18 May 2011

Pitman's Volume 14 - Gothic or Pointed Arch

Front Cover of Volume 14
Building Educator
Volume 14

by R Greenhalgh (Ed)

Published by Pitman & Sons Ltd
16th April 1927

No ISBN number

Extract from page 651
Gothic or Pointed Arch
These arches consist of two curves meeting at the apex of a triangle. The centres from which the curves are struck may be on or below the springing line, and in between or outside the springing points

Equilateral or Gothic arch
Fig. 55 - Volume 14, page 650
In the two examples shown, the centres are on the springing line. In the Equilateral arch they are on the springing points, and in the Lancet arch, they are outside these points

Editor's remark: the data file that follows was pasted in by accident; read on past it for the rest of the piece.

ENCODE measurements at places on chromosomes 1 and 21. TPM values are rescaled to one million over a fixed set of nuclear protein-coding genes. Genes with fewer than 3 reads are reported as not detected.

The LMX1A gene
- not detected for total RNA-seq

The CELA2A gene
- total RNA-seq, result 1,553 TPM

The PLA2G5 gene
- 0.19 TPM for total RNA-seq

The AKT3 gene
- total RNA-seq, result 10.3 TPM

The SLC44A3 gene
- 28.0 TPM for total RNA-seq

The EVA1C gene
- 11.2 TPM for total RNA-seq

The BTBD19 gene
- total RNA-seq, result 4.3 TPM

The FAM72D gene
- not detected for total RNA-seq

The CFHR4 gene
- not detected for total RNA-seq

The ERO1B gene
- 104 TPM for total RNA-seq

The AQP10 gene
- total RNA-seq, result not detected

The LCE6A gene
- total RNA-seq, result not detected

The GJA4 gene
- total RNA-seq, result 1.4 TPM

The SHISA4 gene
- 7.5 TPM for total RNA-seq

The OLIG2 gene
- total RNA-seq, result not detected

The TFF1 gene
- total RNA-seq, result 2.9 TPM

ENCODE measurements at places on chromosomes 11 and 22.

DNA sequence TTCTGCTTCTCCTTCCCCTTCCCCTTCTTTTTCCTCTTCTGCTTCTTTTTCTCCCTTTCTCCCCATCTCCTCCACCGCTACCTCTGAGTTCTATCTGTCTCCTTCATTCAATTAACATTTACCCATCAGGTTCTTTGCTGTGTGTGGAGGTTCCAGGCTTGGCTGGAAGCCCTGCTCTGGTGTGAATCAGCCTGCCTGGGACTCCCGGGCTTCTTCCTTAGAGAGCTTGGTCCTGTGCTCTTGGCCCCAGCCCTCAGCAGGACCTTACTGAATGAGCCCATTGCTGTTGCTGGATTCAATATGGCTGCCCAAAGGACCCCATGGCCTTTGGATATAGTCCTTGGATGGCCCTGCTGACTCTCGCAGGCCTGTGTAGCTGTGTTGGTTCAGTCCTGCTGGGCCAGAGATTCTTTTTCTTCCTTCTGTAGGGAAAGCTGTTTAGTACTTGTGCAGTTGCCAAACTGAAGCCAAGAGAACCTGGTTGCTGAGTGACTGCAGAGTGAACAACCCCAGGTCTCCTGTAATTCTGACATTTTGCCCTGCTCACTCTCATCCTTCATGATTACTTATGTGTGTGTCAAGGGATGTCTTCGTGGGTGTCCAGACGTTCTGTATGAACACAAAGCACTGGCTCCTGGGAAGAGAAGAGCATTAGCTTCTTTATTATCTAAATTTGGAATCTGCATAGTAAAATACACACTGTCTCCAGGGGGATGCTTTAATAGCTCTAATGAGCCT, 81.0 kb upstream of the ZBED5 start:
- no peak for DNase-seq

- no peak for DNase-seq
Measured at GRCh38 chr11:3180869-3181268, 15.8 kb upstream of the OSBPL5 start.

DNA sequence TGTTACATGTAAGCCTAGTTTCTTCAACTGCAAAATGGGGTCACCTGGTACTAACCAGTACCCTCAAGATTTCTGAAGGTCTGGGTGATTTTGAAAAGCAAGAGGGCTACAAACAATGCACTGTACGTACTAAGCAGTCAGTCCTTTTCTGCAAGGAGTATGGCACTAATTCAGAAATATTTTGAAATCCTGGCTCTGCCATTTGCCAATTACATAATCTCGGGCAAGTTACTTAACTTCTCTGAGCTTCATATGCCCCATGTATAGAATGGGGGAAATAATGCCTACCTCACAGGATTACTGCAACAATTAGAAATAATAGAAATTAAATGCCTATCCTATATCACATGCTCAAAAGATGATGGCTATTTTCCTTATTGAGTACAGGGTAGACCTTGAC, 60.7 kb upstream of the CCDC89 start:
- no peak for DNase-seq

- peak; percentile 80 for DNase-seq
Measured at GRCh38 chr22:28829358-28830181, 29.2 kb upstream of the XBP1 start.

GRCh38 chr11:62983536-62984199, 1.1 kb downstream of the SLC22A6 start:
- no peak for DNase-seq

Isoceles or Lancet arch
Fig. 56 - Volume 14, page 650
Where the rise of the arch is less than the span, the centres will be below the springing line, a distance that can be varied to suit any required curve

The curves for each half of the arch are set out by the same process as for the segmental arch

The voussoirs, terminate at the apex, and on the centre line with a straight joint. It is not uncommon to see these arches constructed with a key-brick bird’s-mouthed at the apex of the soffit, and the bed joints radiating to one centre. In this case the construction is wrong. Properly constructed, there should be no key brick

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